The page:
Study Finds Indigenous Mexican Variety Corn Captures Nitrogen it Needs From Air
IN THE UNITED STATES, more than 90 million acres of corn are planted every year. Corn uses more land than any other crop. It also uses a lot of fertilizer. By one estimate, 5.6 million tons of nitrogen are applied each year, along with nearly a million tons of nitrogen from manure. Nitrogen is an essential nutrient for plants. While nitrogen makes up 78 percent of the atmosphere, only legume crops were known to have the ability to use it, through their association with bacteria.
“Legume crops like soybeans have nodules on their roots that harbor bacteria that can turn nitrogen in the air into a form the plant can use,” said Alan Bennett, distinguished professor of plant sciences at the University of California, Davis. “For cereal crops like corn, farmers must rely primarily on nitrogen fertilizers.”
Bennett is part of a multidisciplinary team of researchers from UC Davis, the University of Wisconsin–Madison, and Mars, Incorporated that has made a remarkable discovery: an indigenous variety of Mexican corn that can also fix nitrogen from the atmosphere, instead of requiring synthetic fertilizers.
The team’s findings were published Aug. 7 in the journal PLOS Biology.
If this trait can be bred into conventional varieties of corn, it could reduce the need for added fertilizer and increase yields in regions with poor soil. Corn that fixes nitrogen could also help farmers in developing countries that may not have access to fertilizer.
“This research has been 40 years in the making and is a significant breakthrough in our attempts to find a more sustainable way of growing corn, one of the world’s key crops,” said co-author Howard-Yana Shapiro, chief agricultural officer at Mars, Incorporated.
Corn is a wild plant, domesticated in Mexico about 10,000 years ago. A number of these domesticated varieties evolved in isolated villages in the Sierra Mixe region near Oaxaca. Indigenous farmers there would make selections every year and develop corn that worked in their environment.
“At the time, they didn’t have access to fertilizer, so it had to grow in a very low-fertility soil,” said Bennett.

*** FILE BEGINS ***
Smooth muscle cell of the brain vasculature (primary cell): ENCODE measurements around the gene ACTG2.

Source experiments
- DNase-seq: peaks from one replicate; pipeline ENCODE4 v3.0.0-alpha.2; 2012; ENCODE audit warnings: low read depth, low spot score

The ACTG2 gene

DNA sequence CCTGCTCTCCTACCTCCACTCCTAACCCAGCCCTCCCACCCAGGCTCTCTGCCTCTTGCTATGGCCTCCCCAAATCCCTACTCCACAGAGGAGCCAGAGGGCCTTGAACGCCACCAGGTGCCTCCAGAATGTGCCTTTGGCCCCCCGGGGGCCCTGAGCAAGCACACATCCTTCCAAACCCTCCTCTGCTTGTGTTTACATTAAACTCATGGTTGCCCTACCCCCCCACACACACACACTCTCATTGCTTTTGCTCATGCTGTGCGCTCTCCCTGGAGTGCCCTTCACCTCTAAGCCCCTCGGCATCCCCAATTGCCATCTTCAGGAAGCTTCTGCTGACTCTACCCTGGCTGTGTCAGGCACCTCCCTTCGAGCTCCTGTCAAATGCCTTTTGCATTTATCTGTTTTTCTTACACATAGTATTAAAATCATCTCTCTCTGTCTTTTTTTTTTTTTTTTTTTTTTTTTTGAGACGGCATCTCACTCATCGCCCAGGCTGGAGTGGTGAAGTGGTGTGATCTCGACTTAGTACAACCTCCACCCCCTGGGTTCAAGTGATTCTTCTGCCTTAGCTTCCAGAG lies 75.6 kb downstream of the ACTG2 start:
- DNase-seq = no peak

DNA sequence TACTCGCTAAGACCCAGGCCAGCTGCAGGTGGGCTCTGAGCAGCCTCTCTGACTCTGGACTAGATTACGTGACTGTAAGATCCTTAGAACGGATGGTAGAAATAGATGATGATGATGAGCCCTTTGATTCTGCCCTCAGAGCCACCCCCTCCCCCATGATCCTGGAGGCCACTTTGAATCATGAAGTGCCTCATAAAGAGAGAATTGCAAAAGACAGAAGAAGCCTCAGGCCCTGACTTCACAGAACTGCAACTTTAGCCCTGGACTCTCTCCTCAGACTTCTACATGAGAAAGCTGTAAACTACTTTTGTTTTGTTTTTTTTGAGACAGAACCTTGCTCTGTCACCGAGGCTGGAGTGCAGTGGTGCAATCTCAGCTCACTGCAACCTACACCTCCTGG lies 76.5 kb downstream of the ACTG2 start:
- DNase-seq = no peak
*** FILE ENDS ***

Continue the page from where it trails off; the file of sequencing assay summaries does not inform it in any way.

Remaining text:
Researchers spent years searching for these indigenous varieties, called landraces. It was thought the corn might associate with nitrogen-fixing bacteria. In the 1980s, Howard-Yana Shapiro observed such corn being grown in nitrogen-deficient soil. It was not until the 2000s that new technologies developed to allow researchers to intensely study this nitrogen-fixing process.
“It has been difficult to identify such a landrace and demonstrate that this nitrogen-fixing association actually contributes to nitrogen nutrition of the plant,” said Bennett. “Our interdisciplinary research team has been working on this for nearly a decade and this discovery opens the door to significantly improving the genetic potential and food security for these countries.”
How it works:
The tropical corn discovered in the Sierra Mixe region looks nothing like conventional corn. It can grow more than 16-feet-tall, towering over the typical 12-foot-tall conventional varieties. It also grows slowly, taking eight to nine months rather than the three months of conventional corn.
The study found the Sierra Mixe corn obtains 28 to 82 percent of its nitrogen from the atmosphere. To do this, the corn grows a series of aerial roots. Unlike conventional corn, which has one or two groups of aerial roots near its base, the nitrogen-fixing corn develops eight to ten thick aerial roots that never touch the ground.
During certain times of the year, these roots secrete a gel-like substance, or mucilage. The mucilage provides the low-oxygen and sugar-rich environment required to attract bacteria that can transform nitrogen from the air into a form the corn can use.
“Our research has demonstrated that the mucilage found in this Sierra Mixe corn forms a key component of its nitrogen fixation," said co-author Jean-Michel Ané, professor of agronomy and bacteriology in the College of Agricultural and Life Sciences at UW–Madison. “We have shown this through growth of the plant both in Mexico and Wisconsin.”